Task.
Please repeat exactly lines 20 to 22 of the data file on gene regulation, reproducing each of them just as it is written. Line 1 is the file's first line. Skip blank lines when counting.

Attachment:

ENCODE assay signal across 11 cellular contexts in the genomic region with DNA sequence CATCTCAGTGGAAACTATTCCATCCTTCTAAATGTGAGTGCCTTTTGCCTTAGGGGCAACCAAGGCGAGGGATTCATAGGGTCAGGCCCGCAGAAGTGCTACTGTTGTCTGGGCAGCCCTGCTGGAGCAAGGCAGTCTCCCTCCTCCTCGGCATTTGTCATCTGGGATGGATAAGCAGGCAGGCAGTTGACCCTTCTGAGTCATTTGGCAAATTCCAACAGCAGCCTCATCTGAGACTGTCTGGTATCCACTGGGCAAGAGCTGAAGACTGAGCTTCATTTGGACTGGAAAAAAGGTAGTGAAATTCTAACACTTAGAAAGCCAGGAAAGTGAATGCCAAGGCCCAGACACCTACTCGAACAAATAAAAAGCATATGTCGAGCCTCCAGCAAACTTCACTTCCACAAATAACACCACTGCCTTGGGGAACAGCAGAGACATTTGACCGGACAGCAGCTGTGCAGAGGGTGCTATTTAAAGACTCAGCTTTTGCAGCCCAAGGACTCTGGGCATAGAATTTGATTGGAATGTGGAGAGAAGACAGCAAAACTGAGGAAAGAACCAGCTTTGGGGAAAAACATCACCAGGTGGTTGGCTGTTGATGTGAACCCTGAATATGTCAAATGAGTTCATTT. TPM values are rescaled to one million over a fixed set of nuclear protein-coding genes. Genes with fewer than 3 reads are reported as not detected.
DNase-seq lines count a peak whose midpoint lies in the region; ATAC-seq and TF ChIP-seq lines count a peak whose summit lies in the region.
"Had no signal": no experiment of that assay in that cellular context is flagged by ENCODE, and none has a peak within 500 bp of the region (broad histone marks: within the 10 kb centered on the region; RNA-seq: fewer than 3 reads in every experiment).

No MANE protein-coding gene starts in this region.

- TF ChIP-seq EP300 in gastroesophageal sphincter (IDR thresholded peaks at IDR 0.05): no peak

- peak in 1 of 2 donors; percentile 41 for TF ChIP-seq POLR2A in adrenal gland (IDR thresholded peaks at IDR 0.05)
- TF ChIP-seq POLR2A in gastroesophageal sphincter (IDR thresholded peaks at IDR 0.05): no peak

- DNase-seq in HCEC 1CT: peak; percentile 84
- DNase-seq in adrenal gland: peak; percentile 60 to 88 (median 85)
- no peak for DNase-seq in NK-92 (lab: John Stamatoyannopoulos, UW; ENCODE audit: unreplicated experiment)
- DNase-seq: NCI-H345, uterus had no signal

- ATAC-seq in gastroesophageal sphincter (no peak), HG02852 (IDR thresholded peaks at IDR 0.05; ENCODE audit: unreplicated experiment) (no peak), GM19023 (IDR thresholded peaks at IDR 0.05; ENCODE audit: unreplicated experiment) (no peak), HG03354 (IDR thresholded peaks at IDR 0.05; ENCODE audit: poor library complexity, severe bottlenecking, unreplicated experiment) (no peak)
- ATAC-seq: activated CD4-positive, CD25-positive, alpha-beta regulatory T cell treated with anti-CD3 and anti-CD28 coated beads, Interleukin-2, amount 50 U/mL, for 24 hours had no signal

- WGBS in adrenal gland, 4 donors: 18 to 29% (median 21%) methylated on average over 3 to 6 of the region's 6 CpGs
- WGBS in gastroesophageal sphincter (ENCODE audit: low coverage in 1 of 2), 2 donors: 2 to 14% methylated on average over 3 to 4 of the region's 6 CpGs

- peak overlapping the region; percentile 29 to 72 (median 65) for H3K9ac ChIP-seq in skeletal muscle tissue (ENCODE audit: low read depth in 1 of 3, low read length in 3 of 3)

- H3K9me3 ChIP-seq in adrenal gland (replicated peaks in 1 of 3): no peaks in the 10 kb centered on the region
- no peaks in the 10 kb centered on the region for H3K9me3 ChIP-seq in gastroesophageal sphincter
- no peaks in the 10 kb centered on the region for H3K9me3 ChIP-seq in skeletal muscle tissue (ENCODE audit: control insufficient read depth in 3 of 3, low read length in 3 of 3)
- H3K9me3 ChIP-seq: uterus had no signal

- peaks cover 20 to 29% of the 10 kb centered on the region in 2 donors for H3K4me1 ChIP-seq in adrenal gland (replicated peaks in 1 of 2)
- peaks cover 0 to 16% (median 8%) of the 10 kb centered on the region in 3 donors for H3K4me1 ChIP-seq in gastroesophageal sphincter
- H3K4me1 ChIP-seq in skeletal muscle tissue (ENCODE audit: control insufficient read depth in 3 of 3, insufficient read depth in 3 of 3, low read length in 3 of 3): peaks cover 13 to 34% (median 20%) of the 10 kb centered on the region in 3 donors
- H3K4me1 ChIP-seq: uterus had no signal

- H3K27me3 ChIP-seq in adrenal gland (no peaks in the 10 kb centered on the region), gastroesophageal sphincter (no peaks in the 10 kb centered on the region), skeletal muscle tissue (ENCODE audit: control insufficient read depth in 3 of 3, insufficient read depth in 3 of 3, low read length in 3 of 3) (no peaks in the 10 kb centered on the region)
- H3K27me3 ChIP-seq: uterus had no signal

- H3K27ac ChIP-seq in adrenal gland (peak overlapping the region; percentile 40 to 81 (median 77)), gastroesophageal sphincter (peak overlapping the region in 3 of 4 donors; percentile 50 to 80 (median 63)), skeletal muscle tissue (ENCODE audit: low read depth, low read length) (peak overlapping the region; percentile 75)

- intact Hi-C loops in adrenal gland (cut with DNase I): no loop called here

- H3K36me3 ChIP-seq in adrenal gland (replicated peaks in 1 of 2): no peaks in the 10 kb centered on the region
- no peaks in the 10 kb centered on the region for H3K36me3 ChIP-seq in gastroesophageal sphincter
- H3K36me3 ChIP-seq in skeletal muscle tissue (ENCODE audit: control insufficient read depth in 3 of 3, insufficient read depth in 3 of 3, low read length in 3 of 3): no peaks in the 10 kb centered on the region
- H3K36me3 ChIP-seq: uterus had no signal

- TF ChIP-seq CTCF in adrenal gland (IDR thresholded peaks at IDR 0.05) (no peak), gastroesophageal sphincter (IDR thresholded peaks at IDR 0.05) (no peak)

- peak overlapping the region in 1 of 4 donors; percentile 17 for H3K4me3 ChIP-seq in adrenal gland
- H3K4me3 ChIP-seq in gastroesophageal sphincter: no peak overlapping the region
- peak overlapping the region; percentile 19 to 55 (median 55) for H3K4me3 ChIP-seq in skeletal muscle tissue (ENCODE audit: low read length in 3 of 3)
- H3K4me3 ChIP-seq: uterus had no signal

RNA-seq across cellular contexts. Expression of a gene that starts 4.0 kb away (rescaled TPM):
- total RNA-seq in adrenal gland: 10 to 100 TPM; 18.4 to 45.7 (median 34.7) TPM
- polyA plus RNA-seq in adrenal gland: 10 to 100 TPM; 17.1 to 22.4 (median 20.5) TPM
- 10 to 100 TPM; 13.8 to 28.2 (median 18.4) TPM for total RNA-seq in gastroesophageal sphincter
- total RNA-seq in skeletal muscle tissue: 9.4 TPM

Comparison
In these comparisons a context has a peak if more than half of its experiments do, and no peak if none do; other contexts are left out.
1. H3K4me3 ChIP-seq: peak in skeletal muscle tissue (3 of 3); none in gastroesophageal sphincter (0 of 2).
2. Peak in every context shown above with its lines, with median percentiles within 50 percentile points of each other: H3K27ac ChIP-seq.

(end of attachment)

- H3K9me3 ChIP-seq: uterus had no signal

- peaks cover 20 to 29% of the 10 kb centered on the region in 2 donors for H3K4me1 ChIP-seq in adrenal gland (replicated peaks in 1 of 2)
- peaks cover 0 to 16% (median 8%) of the 10 kb centered on the region in 3 donors for H3K4me1 ChIP-seq in gastroesophageal sphincter